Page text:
Go home and get your act together!

Senator's Shelby and Sessions are always telling Birmingham to speak with one voice

Our BBA (Chamber of Commerce) takes a trip to Washington every year to visit our Alabama Senators and Congressmen and to lobby for legislation and money.

The BBA prepares a priority agenda and typically a small group of business leaders, politicians, and staff fly to DC to make their request.

Our congressional leaders are always very hospitable, take time to talk with us and answer our questions.

But every year we typically hear the same story, “There are multiple groups that come to Washington to speak with us from Birmingham and they all have different and competing requests.”

There are separate delegations from the City of Birmingham, Jefferson County, Shelby County, UAB, and of course the BBA.

Artur Davis, when he was in Congress, told us that often the Jefferson County delegation and the City of Birmingham delegation made requests that contained not one single common item.

Our BBA also takes an annual trip to Montgomery to meet with our State Senators and Legislators.  Again there’s the same problem of competing groups making conflicting requests.

The end result is that the Birmingham region often gets overlooked.

Contrast that to Huntsville & Madison County, who fly to Washington on their annual trip with 150 to 200 representatives and a common agenda for their region.

When I was Chairman of the Chamber in 2005, there was an opportunity for representatives of the Chamber to meet with Governor Riley to request funding for our Dome Stadium.  It appeared we had financial commitments from Jefferson County and the City.  All we were lacking was money from the State.

Governor Riley told us he had talked with other business leaders and politicians from our region and there was no broad support for the stadium.

By the way, we’ve had the same lack of support for Highway 280 and numerous other projects because of the mixed messages we send.

The response from our politicians is always the same, “Go home, get your act together, and then come back and see us.”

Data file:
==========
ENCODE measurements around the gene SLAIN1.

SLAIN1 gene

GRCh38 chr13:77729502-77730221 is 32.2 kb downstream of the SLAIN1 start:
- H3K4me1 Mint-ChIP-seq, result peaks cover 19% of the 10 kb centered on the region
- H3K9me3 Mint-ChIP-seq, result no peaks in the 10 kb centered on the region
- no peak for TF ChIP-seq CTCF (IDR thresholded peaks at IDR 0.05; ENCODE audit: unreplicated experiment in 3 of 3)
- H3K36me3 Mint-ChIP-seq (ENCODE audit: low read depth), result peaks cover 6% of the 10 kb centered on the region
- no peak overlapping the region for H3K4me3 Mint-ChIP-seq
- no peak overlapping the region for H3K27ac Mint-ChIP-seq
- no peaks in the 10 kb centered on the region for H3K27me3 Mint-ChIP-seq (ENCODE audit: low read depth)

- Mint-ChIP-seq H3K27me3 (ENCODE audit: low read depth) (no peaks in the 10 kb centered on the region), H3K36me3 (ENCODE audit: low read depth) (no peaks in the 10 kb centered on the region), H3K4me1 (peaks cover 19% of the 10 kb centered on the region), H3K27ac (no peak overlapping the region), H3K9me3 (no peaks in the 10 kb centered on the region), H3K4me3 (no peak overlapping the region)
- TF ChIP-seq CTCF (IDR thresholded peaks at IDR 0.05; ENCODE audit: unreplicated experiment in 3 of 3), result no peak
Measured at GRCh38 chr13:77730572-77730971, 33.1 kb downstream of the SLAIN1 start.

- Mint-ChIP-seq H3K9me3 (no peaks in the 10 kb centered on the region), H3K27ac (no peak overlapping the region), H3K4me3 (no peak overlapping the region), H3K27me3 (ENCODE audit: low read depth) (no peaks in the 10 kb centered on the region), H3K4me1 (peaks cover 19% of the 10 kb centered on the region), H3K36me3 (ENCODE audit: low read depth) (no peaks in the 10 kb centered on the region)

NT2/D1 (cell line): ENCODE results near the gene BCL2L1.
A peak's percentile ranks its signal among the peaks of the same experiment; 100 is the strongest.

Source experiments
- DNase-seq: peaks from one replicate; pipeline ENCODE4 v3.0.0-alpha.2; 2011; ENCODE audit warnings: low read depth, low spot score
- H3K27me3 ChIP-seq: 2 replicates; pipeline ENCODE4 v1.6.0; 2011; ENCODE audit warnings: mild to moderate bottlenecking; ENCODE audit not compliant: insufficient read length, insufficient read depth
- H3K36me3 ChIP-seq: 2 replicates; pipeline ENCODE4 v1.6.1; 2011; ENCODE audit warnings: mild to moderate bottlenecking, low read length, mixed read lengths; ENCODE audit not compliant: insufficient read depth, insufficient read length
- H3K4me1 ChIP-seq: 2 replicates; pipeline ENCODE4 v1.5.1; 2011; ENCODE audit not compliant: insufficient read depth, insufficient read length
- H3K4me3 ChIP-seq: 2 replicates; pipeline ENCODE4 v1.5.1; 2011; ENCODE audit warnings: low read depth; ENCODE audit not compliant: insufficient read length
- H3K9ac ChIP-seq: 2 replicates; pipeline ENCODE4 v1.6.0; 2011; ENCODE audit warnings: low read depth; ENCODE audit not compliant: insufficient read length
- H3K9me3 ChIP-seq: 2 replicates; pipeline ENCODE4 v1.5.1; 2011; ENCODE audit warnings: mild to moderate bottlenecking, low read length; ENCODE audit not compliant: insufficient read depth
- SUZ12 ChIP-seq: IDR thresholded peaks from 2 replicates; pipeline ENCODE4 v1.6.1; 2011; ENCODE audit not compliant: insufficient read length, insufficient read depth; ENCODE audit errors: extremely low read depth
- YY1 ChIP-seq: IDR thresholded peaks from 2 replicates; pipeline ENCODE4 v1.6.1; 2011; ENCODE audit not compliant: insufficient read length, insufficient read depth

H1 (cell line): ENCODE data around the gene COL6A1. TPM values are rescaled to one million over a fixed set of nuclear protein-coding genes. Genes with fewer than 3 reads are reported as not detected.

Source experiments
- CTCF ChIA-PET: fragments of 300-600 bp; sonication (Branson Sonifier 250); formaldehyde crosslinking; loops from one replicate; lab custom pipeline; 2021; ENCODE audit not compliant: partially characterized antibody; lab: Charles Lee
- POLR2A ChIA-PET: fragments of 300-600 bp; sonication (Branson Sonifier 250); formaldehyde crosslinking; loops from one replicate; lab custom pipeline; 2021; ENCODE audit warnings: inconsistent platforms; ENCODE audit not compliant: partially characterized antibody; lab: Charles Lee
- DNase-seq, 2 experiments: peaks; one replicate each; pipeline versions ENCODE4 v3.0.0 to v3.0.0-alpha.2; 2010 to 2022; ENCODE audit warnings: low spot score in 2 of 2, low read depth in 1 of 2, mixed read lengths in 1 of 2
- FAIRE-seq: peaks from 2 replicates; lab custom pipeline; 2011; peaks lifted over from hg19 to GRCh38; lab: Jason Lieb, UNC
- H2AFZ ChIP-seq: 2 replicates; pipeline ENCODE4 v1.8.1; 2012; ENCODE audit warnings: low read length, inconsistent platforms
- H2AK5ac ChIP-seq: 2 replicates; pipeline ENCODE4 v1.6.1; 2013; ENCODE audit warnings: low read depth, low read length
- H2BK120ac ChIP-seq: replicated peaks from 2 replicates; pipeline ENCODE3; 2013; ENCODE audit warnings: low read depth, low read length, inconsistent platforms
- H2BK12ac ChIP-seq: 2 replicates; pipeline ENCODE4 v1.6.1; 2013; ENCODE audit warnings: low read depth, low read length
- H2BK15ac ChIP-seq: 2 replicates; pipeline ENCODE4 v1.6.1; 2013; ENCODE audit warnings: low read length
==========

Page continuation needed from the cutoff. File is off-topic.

It’s time we speak with a common voice.

David Sher’s goal is to create a conversation on how to fix our fragmented and dysfunctional local government.

David Sher is a partner in Buzz12 Content Marketing and co-CEO of AmSher Receivables Management. He’s past Chairman of the Birmingham Regional Chamber of Commerce (BBA), Operation New Birmingham (ONB), and the City Action Partnership (CAP).

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9 thoughts on “Go home and get your act together!”

  1. David, let me know if you need some help with this…I love to be involved in local decisions, etc.

  2. David:  You know, because I have shared it, how much I admire your efforts and YOU> class act that you are. “getting our act together”, however, seems to be sooooooooo hard because “one voice” is hard to make happen over the cacophony of  myopic interests coming from the “cities” that ring Birmingham seems to be next to impossible.  Again that seems (to me) to be the overriding problem.

    Mike Coffey    P.S. If I can join you to help resolve any issue, all you have let me know…I’ll follow you ANYWHERE!

    1. Mike, thanks for your kind remarks. One thing that would really be helpful would be to sign up for our e-mail newsletter and encourage others to do so. http://www.ComebackTown.com. We have over 2,100 people who have signed up so far. Then if we have an opportunity to take some action we will be able to mobilize a large group of people who want to move our community forward. People can opt out at any time. Thanks for all you do.

  3. David, we both know this will not happen until all of the politicians care more about Birmingham and Jefferson/Shelby County than their own political agenda.  May not happen in our lifetime.  Although I live in Shelby County I would be glad to help with your efforts.

    P.S. Thanks for upgrading your comment box – much better!

  4. David-

    Thanks for reminding us that when we are admiring the trees, we’re actually in a forest.  You are very much on point and we in Birmingham seem to have adopted an “oh that’s just the way we do it here” attitude rather than make the tough decisions required to encourage positive change.  I, like you attended a number of the “Big Trips” and was always envious of what others were able to accomplish through their “regional” associations.  I want to live in a city that other people admire for our accomplishments and future, not just our history.  Thank you for carrying the torch for all of us who really do want a better Birmingham! 

  5. A frustrating situation. We need a rallying point… a specific agenda item, with a common objective, that we can all rally around to start building momentum. I think the Business Leaders Roundtable group (LinkedIn) can be a significant part of the grass roots effort. WS

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